Originating in Shiprock, New Mexico, Heart Museum is one of several rising metal artists in the Navajo Nation. As noted in a previous feature, the bands in this scene are largely independent and DIY, playing locally. A good introduction to Heart Museum is their latest EP Relentless, which released last September. The band’s melodic hardcore is comparable in style to Counterparts, with a crushing yet emotive sound. According to vocalist Toni Heartless, Relentless reflects on the resilience of his community. “I wanted it to be unapologetic. We’re not going to stop. We’re relentless,” he said in a feature for Source New Mexico.
On the striking grayscale cover, a wolf (known as Ma’iitsoh in the Diné language) stands in front of an abandoned building, perhaps a church or schoolhouse. According to Navajo tradition, the wolf is respected and honored as a messenger, and is considered a protector of the Bitter Water clan. The heavy title track addresses stolen land and the history of Native American residential schools. Between 1880 through 1980, these institutions intended to destroy all traces of indigenous culture through assimilation – part of the U.S./Canadian government policy of “kill the Indian, save the man”, a phrase directly referenced in the lyrics. Thematically, this powerful song is reminiscent of Silent Planet’s “Native Blood”, which similarly addresses the lasting impacts of generational trauma and displacement in Native American history.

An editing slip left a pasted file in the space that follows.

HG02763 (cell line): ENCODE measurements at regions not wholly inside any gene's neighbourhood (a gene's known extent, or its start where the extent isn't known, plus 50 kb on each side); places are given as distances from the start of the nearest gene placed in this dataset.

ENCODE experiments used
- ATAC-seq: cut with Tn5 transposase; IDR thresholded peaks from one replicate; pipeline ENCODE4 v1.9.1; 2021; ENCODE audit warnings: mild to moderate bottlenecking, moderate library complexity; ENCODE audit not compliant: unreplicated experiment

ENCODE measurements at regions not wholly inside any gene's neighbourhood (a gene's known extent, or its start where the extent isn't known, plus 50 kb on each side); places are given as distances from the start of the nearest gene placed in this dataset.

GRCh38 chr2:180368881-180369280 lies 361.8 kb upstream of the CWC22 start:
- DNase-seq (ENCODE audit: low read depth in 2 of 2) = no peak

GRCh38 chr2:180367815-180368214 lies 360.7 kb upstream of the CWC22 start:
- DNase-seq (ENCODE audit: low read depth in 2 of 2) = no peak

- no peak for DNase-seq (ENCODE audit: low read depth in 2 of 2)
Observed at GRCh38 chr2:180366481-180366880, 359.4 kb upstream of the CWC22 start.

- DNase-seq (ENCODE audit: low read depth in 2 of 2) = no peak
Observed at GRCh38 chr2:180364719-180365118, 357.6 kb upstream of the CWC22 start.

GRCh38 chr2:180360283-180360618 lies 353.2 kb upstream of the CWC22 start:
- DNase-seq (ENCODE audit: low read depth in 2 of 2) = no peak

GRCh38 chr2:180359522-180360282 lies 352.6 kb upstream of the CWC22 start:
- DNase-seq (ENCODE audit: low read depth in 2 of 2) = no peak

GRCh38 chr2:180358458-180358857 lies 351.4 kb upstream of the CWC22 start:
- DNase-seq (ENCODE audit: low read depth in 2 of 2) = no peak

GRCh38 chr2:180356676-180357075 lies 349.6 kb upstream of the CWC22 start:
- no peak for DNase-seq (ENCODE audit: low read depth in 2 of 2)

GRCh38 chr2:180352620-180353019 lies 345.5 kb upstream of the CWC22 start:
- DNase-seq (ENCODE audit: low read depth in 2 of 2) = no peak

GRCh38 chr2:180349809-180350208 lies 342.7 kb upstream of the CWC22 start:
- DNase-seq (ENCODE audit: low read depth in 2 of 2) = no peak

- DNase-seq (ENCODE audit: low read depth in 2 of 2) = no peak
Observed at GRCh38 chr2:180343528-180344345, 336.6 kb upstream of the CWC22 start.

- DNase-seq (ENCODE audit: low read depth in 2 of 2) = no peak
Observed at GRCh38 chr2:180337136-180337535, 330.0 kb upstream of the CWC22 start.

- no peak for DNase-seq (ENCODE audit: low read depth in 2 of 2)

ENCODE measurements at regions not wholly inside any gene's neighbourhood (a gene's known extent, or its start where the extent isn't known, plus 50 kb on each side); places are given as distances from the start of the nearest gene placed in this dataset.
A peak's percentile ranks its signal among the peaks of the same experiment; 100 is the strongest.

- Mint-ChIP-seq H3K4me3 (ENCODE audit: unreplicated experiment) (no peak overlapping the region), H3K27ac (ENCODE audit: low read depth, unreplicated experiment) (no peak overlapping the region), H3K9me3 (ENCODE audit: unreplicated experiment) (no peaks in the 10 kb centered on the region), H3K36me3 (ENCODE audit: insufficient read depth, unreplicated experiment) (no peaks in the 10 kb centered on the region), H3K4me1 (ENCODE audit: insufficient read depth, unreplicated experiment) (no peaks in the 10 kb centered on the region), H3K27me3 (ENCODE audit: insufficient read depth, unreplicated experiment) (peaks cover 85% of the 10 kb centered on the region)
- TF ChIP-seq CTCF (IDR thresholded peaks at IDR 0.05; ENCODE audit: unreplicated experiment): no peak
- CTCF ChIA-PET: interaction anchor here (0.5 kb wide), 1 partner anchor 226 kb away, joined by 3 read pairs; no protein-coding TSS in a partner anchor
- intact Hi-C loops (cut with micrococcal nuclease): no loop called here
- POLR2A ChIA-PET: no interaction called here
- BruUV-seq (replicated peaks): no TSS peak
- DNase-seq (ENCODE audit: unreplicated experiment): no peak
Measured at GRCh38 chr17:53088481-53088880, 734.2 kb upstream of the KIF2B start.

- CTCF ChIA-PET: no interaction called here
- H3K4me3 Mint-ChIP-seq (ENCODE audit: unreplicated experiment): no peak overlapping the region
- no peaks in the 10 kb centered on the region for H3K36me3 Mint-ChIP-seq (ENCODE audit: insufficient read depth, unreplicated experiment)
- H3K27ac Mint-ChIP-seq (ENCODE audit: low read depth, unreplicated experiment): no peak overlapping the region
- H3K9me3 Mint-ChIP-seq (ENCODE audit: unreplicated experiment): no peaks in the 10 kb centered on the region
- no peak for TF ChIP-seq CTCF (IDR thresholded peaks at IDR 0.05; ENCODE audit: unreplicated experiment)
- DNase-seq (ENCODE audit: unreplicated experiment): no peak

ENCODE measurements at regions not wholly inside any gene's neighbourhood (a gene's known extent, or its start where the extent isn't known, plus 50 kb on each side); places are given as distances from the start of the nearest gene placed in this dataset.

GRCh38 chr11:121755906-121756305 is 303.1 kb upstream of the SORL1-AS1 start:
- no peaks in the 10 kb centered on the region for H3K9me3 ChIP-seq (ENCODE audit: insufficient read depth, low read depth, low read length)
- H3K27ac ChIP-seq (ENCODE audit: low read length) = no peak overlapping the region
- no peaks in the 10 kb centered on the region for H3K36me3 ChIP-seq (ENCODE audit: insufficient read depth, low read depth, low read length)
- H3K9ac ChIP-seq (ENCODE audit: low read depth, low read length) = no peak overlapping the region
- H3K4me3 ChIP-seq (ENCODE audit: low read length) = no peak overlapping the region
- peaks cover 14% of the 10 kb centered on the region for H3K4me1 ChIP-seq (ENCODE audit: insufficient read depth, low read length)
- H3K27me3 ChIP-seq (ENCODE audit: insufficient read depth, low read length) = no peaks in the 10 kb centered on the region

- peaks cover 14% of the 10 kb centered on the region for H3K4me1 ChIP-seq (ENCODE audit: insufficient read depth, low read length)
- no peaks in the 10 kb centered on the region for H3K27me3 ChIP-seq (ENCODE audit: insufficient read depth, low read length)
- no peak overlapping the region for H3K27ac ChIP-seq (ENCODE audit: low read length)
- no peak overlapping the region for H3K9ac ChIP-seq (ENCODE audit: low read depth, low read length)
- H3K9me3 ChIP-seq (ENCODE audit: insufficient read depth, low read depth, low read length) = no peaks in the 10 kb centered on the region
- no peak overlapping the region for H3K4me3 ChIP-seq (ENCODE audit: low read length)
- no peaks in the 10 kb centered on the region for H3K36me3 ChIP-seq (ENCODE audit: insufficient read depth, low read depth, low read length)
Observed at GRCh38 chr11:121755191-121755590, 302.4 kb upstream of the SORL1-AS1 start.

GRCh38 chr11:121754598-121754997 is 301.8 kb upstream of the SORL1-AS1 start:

“[Relentless] is the first time I spoke on any Indigenous topics because at the end of the day we are a Native band, but we don’t talk about a lot of that stuff, really,” Toni added in the Source New Mexico interview. “We talk about the environment we were raised in and the reality that we perceive.” Recently, a new Denver Art Museum exhibit by photographer Viki Eagle maps Native American metal and features Heart Museum’s music, along with several other bands. Many of the featured artists, including the black metal of Mutilated Tyrant and metalcore of Graves of the Monuments, are also from the Navajo Nation.
In addition to his work in Heart Museum, Toni Heartless is also an alternative hip-hop artist. In contrast to his band’s hardcore sound, this project takes more cues from emo rap and pop-punk. Thematically, his solo work intends to “plant seeds for topics such as depression, self-determination, decolonization, and trauma.”
Listeners can check out both projects on Bandcamp and streaming services.